The following quotes from that book will further explain her orientation of understanding and perspective.
Parents, even if they are highly educated and have sufficient time at their disposal… are helpless when it comes to understanding their child so long as they must keep the sufferings of their own childhood at an emotional distance. (p. xv)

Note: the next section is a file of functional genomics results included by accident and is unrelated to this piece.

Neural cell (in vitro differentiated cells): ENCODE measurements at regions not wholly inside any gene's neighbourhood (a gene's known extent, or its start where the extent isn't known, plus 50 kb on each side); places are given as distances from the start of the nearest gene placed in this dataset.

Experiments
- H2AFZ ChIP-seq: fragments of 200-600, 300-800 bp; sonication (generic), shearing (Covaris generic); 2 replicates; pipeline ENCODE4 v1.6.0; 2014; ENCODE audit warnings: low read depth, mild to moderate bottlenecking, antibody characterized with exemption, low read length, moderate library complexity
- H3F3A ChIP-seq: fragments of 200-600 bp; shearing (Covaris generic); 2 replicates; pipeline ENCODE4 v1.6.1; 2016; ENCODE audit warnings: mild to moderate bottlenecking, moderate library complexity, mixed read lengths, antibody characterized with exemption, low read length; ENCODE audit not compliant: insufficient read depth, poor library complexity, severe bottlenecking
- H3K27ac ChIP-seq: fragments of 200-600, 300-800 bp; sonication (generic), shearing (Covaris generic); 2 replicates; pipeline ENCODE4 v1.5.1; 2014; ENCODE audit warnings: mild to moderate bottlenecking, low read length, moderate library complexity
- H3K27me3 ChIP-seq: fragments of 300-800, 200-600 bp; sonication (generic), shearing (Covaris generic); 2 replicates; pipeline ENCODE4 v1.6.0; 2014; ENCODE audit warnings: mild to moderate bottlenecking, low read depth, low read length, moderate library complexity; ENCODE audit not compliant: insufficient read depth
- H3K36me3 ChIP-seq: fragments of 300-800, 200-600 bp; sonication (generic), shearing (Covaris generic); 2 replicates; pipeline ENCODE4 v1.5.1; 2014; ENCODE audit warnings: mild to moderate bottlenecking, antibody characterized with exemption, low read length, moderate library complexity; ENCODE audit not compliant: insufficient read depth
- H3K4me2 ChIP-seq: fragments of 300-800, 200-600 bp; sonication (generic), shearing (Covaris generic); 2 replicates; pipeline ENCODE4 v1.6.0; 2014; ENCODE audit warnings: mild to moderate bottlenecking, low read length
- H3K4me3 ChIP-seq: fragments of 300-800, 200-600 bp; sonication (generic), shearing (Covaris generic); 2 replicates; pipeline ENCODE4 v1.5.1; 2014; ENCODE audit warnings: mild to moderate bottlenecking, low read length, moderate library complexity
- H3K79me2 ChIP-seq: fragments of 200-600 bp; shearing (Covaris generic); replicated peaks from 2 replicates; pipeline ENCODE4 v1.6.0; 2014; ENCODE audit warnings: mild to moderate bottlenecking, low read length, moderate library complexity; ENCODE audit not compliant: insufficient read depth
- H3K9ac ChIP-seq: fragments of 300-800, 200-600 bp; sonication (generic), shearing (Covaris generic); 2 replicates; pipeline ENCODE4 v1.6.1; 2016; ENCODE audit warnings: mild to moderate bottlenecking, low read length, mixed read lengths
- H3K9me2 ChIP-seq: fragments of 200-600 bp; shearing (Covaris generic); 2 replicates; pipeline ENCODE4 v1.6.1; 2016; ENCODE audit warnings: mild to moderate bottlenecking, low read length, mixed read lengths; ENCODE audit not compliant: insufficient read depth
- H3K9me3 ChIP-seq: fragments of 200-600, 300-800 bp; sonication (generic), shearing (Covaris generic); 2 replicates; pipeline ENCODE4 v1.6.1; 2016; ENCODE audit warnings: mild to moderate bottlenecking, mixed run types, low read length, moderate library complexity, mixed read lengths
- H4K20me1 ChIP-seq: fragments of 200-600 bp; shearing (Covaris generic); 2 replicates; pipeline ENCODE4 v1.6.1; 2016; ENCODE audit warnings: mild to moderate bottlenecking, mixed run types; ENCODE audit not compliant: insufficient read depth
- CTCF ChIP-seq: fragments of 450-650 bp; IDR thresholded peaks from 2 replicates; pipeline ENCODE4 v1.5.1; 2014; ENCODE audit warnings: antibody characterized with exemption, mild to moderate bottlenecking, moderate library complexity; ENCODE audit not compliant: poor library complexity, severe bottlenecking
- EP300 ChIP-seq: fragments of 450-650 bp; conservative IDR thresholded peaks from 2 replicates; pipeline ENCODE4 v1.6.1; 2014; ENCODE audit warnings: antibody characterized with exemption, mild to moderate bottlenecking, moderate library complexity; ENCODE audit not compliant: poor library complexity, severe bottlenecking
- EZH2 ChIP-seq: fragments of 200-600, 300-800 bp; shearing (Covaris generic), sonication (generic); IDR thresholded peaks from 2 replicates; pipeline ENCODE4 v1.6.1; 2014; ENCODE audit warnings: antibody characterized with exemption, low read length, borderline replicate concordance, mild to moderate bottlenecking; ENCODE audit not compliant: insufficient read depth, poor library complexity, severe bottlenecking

I designate the most important care giver in the child’s first year of life as the “mother.” This does not necessarily have to be the biological mother or even a woman…. An enormous amount can be done to a child in the first two years: he or she can be molded, dominated, taught good habits, scolded, and punished, without any repercussions for the person raising the child and without the child’s taking revenge. The child will overcome the serious consequences of the injustice he has suffered only if he succeeds in defending himself, i.e., if he is allowed to express his pain and anger. If he is prevented from reacting in his own way, because the parents cannot tolerate his reactions, (crying, sadness, rage) and forbid them by means of looks or other pedagogical methods, then the child will learn to be silent. This silence is a sign of the effectiveness of the pedagogical principles applied, but at the same time it is a danger signal pointing to future pathological development. If there is absolutely no possibility of reacting appropriately to hurt, humiliation, and coercion, then these experiences cannot be integrated into the personality; the feelings they evoke are repressed, and the need to articulate them remains unsatisfied, without any hope of being fulfilled. It is this lack of hope of ever being able to express repressed traumata by means of relevant feelings that most often causes severe psychological problems…. It is as though someone has had stamped on his back a mark that he will never be able to see without a mirror. One of the functions of psychotherapy is to provide the mirror….. (p. 6-7)